Bird Flu Pandemic inevitable, 7 million people could die, WHO

Bird Flu Pandemic inevitable, 7 million people could die, WHO:

""The World Health Organization is urging countries to prepare for an ‘inevitable flu pandemic' it believes will probably come from a mutated bird flu virus. Dr Klaus Stohr, WHO Influenza Program Coordinator, says as many as seven million people could be killed.

Stohr is urging health ministries in Asian countries to prepare and take measures for a probable flu pandemic. Dr Stohr insists it is only a matter of time - we have gone beyond wondering whether there will be one, the stage now is trying to forecast ‘when' a pandemic will hit.

Dr Stohr says the next pandemic will most likely come from a mutation of the bird (avian) flu virus. He said "Even with the best-case scenarios, the most optimistic scenarios, the pandemic will cause a public health emergency. There are estimates which would put the number of deaths in the range of between two and seven million."

The H5N1 bird flu strain, the most dangerous, has hit Thailand and Vietnam hard. Millions of poultry have had to be destroyed - 30 people have died.

The virus only kills humans who have close contact with infected poultry. The concern among health experts is that the virus could mutate and spread from human to human. If the virus were to infect a pig, the jump (mutation) from pig to human would be much more likely (emphasis mine).

If the strain were to mutate and have the ability to spread among humans, nobody would be immune - the consequences could be catastrophic. According to Stohr, this could happen at any time.

WHO experts say that countries in Asia which have the weakest health systems are precisely the ones that need the most support as they are the most likely places to host the beginnings of a pandemic. ""

That bolded phrase--The concern among health experts is that the virus could mutate and spread from human to human. If the virus were to infect a pig, the jump (mutation) from pig to human would be much more likely--deserves further explanation. I'm reading the book The Great Influenza, by John M. Barry, who gives a nice summary of why pigs can make it fly (so to speak):

""The virus may also adapt indirectly, through an intermediary. Some virologists theorize that pigs provide a perfect "mixing bowl", because the sialic-acid receptors on their cells can bind to both bird and human viruses. Whenever an avian virus infects swine at the same time at the same time that a human virus does, reassortment of the two viruses can occur. An an entirely new virus can emerge that can infect man. In 1918 veterinarians noted oubreaks of influenza in pigs and other mammals, and pigs to day still get influenza from direct descendents of the 1918 virus. But it is not clear whether pigs caught the disease form man or man caught it from pigs.""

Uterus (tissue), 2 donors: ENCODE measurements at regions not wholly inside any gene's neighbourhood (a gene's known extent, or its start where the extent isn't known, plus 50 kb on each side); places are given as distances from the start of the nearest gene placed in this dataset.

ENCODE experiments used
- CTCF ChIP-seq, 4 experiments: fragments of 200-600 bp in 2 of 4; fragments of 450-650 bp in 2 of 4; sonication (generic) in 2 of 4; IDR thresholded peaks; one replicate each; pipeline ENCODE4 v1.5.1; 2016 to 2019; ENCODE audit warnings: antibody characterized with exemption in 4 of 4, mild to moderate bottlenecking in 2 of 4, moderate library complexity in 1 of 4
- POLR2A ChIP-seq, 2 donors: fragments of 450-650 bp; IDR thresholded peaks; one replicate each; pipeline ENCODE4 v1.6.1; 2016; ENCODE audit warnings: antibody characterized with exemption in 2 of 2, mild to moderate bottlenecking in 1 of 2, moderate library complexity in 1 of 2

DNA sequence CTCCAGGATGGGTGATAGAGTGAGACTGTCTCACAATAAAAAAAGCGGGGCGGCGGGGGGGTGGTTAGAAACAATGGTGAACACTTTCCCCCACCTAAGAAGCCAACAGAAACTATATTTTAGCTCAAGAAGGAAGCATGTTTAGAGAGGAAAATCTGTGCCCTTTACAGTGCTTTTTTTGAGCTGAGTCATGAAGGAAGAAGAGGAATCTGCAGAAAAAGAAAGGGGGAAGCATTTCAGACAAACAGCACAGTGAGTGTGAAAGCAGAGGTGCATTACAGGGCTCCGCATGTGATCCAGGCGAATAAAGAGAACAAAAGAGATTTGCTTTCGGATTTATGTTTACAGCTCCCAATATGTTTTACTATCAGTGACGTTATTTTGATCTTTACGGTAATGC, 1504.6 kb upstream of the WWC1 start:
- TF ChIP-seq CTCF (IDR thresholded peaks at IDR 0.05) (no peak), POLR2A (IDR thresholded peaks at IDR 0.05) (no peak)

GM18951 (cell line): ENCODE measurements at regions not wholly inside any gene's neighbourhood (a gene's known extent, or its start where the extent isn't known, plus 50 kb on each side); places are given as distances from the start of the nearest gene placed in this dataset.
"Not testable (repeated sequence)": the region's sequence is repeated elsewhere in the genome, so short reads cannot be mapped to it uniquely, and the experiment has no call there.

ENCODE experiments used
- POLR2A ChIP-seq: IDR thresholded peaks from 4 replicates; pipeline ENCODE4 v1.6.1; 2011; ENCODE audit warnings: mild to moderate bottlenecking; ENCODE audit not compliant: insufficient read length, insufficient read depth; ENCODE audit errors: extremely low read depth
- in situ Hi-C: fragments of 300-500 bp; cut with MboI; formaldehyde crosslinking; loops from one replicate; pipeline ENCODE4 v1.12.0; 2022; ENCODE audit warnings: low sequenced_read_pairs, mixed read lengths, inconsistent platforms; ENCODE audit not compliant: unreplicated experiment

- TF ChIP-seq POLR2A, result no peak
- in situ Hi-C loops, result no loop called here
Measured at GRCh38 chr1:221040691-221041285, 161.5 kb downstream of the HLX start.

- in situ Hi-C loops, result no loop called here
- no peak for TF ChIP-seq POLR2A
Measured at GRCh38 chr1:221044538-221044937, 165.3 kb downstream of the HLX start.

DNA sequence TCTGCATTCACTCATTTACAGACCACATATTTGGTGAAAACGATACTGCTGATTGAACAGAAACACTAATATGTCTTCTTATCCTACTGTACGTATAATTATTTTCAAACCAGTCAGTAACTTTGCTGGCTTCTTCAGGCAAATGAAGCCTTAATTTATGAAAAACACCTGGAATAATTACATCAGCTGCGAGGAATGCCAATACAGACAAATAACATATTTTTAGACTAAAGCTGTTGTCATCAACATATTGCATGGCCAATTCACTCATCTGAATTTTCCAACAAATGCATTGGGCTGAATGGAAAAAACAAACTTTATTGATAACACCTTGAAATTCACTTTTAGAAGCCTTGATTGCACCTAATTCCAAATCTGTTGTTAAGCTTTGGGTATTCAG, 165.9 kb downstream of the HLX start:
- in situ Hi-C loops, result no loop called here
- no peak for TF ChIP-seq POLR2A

For more information, see The World Health Organization page on pandemic preparedness.

Friday, November 26, 2004

Making The Flu Vaccine Go Further

NEJM: Dose Sparing with Intradermal Injection of Influenza Vaccine (free full text)

NEJM: Serum Antibody Responses after Intradermal Vaccination against Influenza (free full text)

Wednesday, November 17, 2004

Do you have the flu, or something else?

Many people complain they're down with the 'flu' without really knowing whether it's influenza or not. While browsing my new Google ad sense banner (see left lower gutter) , I found a link to QuickVue, a test for influenza which I never knew existed (or had forgotten existed). It uses a nasal swab (and obtaining a sample is therefore less noxious than getting a Rapidstrep test) and takes about ten minutes to give a result. I have no information on cost.

Thursday, November 11, 2004

Flu Vaccine Shortage A Blessing In Disguise?

The flu vaccine shortage of 2004 has focused national (if not world) attention on how we produce influenza vaccines, which companies produce them, and how vulnerable our present system is to interuptions. We haven't seen a major flu pandemic like those of 1918 or 1957 or 1968 yet. It's quite possible that changes to the system that result from the current shortage will make us more prepared for the next pandemic, whenever it comes. We may be seeing the early stages of it in Thailand and Vietnam in the form of bird flu....

Weathering the Influenza Vaccine Crisis

NEJM: Weathering the Influenza Vaccine Crisis

""Influenza vaccine is especially vulnerable to interruptions in supply, because of the unique features of influenza-vaccine production. Unlike any other vaccine, influenza vaccine must be reformulated to keep pace with antigenic changes in the hemagglutinin and neuraminidase proteins of influenzaviruses — essentially necessitating the manufacture of a brand new product from scratch every year. The process is a long one, beginning with the identification of new antigenic variants in the autumn of the previous year and the selection of the strains for inclusion in the vaccine, and proceeding to the generation of appropriate reference reagents, the production and purification of the vaccine antigens, and packaging and distribution, all within a period of six to eight months.""

Thursday, November 4, 2004

Changing Shot Technique May Extend Flu Vaccine (Los Angeles Times)

Changing Shot Technique May Extend Flu Vaccine (Los Angeles Times):

""Los Angeles Times - Supplies of the influenza vaccine could be expanded by up to five times by changing how the shot is given — administering a small dose under the skin rather than a larger dose into muscle, two teams of researchers reported Wednesday.""

[Via Yahoo! News: Top Stories]